My name is Maraika Kuipers-Sharsher, I am a graduate student in the USF Master in Migration Studies Program with the hopes of becoming a refugee lawyer. Through this program, I have been exposed to many amazing learning opportunities and wanted to share one on our MIMS blog.
I attended a teach-in on Colonial Geographies *Border Crossing: Kashmir, Mexico, and Palestine, hosted by AMED (Arab and Muslim Ethnicities and Diasporas) Studies at SFSU. AMED focuses on decolonizing research surrounding Arabs and Muslims and builds on comparative ethnic studies to address issues that affect communities of color. They engage with activists and students to follow a philosophy of scholarship and action, resisting imperialism and questioning the dominant political narrative that otherizes Arab and Muslim communities that permeate our scholarship, political policies, and histories.
The teach- in combined two classes on “Edward Said” and “Comparative Border Studies: Palestine and Mexico.” There was a panel of distinguished professors including Dr. Huma Dar (UC Berkeley), Dr. Leslie Quintanilla (SFSU), and Dr. Rabab Abdulhadi (SFSU). We started the teach-in with the documentary Reel Bad Arabs: How Hollywood Vilifies Arabs, by Jack Shaheen, and discussed how Arabs and Muslims are portrayed in the media; how the Arab image is tainted with orientalist ideas of faraway lands and barbaric men and how this has influenced scholarship in the fields of anthropology, philosophy, and history, among others.
In his landmark work Orientalism, Edward Said describes the calculated reduction of the Arab world and the vilification and dehumanization of the Palestinians as a result of the creation of the State of Israel in 1948. While Said fought to humanize Palestinian identity and rights, capitalizing on Palestinian resilience and the rejection of the human rights atrocities brought on by British, Israeli, and American imperialism, he played a central role in the evening’s discussion. Because orientalist thought is used as the basis for injustice, ethnic cleansing, and genocide, his philosophy can be applied to the situation in Indian occupied Kashmir, where the Indian government has instituted a lock down of the province—shutting off internet and phone service, as well as depriving Kashmiri Muslims of their citizenship, and detaining them indefinitely without cause. It can also be seen in the othering of Central Americans on the border of Mexico, US immigration policies banning Asylum for central Americans, Africans, and other people who made the treacherous trip to the border in search of safety. And, of course speaks to the Palestinian struggle to exist under Israeli occupation, where Palestinian villages are being destroyed, children are being arrested and tortured, and their identity is being erased. There is no doubt, Said’s work continues to serve as a beacon of light in the hopeless void of displacement and longing for home.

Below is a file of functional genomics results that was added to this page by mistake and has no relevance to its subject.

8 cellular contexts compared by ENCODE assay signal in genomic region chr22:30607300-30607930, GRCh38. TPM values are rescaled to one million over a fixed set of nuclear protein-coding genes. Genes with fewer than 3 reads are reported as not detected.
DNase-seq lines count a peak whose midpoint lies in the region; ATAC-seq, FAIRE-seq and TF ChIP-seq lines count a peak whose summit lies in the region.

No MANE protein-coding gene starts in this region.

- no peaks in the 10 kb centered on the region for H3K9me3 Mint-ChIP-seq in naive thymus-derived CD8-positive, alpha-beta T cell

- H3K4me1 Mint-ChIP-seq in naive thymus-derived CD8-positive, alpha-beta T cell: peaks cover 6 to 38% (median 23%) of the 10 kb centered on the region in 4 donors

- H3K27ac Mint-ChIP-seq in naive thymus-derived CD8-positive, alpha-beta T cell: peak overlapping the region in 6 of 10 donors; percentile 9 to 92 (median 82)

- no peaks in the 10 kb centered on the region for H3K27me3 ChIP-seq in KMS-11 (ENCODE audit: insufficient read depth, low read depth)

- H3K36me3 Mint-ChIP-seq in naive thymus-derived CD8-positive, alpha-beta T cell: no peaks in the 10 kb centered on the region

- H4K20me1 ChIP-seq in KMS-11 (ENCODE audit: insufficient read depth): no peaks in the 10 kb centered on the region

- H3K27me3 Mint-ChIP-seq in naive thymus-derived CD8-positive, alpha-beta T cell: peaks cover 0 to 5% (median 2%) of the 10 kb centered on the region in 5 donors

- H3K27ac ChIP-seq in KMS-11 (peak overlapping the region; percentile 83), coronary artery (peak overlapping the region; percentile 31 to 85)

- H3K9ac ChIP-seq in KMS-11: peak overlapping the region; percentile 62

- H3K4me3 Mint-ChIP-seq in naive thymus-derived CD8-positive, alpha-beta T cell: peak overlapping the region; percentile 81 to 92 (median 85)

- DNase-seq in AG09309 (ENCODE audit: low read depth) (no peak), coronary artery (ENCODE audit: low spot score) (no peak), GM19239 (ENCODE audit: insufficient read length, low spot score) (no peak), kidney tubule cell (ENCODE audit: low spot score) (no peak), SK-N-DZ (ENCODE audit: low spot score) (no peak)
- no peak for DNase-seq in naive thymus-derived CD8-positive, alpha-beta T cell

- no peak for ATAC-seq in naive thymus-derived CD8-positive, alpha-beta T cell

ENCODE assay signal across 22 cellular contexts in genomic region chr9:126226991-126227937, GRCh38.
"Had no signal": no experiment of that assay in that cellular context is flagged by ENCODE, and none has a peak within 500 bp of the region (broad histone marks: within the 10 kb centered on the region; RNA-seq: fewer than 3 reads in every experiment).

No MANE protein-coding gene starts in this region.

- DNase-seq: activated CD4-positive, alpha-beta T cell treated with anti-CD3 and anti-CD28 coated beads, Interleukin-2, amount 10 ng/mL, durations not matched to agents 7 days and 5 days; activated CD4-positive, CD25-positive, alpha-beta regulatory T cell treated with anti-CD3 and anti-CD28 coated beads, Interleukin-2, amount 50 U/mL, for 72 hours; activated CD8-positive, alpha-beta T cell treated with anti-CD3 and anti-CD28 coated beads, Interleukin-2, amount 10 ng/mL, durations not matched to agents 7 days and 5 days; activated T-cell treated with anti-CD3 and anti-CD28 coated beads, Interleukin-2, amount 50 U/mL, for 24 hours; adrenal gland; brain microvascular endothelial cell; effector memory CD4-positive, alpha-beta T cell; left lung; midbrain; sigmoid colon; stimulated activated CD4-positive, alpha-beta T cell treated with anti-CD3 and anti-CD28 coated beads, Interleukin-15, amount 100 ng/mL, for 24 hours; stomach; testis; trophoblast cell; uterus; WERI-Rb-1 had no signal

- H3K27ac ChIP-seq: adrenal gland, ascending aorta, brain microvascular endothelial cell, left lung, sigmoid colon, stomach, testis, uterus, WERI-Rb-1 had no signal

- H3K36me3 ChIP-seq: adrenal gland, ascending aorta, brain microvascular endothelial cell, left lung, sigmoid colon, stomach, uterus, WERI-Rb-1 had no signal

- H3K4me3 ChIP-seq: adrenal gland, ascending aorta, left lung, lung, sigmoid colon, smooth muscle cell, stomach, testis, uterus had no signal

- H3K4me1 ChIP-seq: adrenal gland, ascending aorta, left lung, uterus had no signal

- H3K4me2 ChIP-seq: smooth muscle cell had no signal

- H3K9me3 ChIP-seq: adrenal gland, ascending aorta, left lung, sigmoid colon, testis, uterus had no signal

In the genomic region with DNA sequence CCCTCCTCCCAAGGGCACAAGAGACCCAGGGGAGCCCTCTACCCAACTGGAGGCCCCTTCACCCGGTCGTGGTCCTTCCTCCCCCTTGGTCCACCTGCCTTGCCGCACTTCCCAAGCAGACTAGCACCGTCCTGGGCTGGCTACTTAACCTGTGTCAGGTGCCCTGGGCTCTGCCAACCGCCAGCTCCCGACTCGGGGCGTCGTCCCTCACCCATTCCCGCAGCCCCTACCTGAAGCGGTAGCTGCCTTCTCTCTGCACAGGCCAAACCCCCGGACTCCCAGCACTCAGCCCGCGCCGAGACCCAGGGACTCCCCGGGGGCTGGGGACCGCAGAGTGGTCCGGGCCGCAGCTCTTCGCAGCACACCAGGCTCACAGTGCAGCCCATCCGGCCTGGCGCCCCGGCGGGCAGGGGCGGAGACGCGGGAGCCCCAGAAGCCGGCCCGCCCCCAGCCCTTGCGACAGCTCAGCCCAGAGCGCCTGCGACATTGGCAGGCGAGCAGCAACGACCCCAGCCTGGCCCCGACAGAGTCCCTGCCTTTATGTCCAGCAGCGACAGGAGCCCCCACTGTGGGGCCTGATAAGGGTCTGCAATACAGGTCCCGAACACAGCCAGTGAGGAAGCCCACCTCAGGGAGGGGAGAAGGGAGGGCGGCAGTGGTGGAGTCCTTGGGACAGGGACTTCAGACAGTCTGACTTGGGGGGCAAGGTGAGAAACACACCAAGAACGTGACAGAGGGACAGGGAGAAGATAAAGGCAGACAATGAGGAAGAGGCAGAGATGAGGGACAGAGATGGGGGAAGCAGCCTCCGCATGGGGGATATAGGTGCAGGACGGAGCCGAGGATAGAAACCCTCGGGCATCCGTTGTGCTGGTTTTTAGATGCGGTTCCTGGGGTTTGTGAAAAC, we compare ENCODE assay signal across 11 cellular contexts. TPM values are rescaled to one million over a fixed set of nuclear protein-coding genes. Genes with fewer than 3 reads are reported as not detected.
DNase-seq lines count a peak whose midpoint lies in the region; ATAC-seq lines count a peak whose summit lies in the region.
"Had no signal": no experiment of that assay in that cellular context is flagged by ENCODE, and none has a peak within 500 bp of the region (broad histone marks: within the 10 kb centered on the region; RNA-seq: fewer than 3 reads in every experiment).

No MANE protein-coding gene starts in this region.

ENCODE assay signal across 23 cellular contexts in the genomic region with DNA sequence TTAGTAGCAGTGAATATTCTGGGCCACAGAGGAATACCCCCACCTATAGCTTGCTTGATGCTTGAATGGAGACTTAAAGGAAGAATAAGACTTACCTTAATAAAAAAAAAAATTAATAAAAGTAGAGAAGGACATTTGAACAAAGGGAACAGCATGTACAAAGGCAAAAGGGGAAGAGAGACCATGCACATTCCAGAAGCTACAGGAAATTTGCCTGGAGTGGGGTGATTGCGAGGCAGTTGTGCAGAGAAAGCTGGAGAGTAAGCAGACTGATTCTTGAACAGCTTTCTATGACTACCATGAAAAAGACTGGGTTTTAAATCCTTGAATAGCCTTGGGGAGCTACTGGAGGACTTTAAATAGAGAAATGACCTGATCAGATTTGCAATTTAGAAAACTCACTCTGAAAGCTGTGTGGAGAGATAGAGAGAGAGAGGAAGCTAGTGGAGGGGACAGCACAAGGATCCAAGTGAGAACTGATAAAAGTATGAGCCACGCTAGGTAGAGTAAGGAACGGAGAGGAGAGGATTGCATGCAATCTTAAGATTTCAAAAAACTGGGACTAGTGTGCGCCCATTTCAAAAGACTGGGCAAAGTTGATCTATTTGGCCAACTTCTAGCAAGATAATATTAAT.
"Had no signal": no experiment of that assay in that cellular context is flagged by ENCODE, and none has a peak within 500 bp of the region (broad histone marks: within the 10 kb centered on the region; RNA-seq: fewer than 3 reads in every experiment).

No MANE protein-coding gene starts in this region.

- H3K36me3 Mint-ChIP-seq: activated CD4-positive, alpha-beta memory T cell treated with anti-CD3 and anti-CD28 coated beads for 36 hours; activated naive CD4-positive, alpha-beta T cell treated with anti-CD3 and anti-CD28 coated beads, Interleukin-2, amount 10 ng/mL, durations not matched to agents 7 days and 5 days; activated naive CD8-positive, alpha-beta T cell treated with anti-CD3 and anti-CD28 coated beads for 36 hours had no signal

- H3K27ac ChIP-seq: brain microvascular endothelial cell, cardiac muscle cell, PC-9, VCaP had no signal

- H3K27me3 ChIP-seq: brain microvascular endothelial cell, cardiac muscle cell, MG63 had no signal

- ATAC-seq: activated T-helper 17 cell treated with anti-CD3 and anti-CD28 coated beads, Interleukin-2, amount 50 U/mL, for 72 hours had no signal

Along the course of the evening we also heard powerful stories of identity from Dr. Rabab Abdulhadi from her book, Arab and Arab American Feminisms: Gender, Violence and Belonging, where she courageously advocates for the indivisibility of justice and describes how complicated going home can be. She described how being an Arab Muslim in the U.S. post 9-11 affected her feelings of belonging in a land where she had previously felt considerably safe; and how that feeling changed with the surge in anti-Arab racism and the implementation of a war that has killed millions of Arabs, and continues to kill thousands more, each year.
As Palestinians where is home? We have been barred from returning to our homes where our hearts and our memories reside. We will never stop fighting for our right to return, for our hopes to be realized, and our dignity restored. This sentiment can be shared by Kashmiris and others in the fears that they too will become permanent refugees, destined for a life of exile and longing. Now is the time to act. What is so unique about the MIMS program is that it teaches scholarship and action, exposes us to many migrant experiences, and lets us be creative in our research and specializations. We are already equipped with the compassion and determination to get us there, but with the mentorship and guidance from this program and others we can make an impact on peoples’ lives.
If you want to know more AMED, email: firstname.lastname@example.org and subscribe to their mailing list to get updates on events and emerging scholarship in the field of Arab and Muslim studies. You may find the live stream is on the AMED Facebook page: https://www.facebook.com/AMEDStudies/videos/1212315445646153/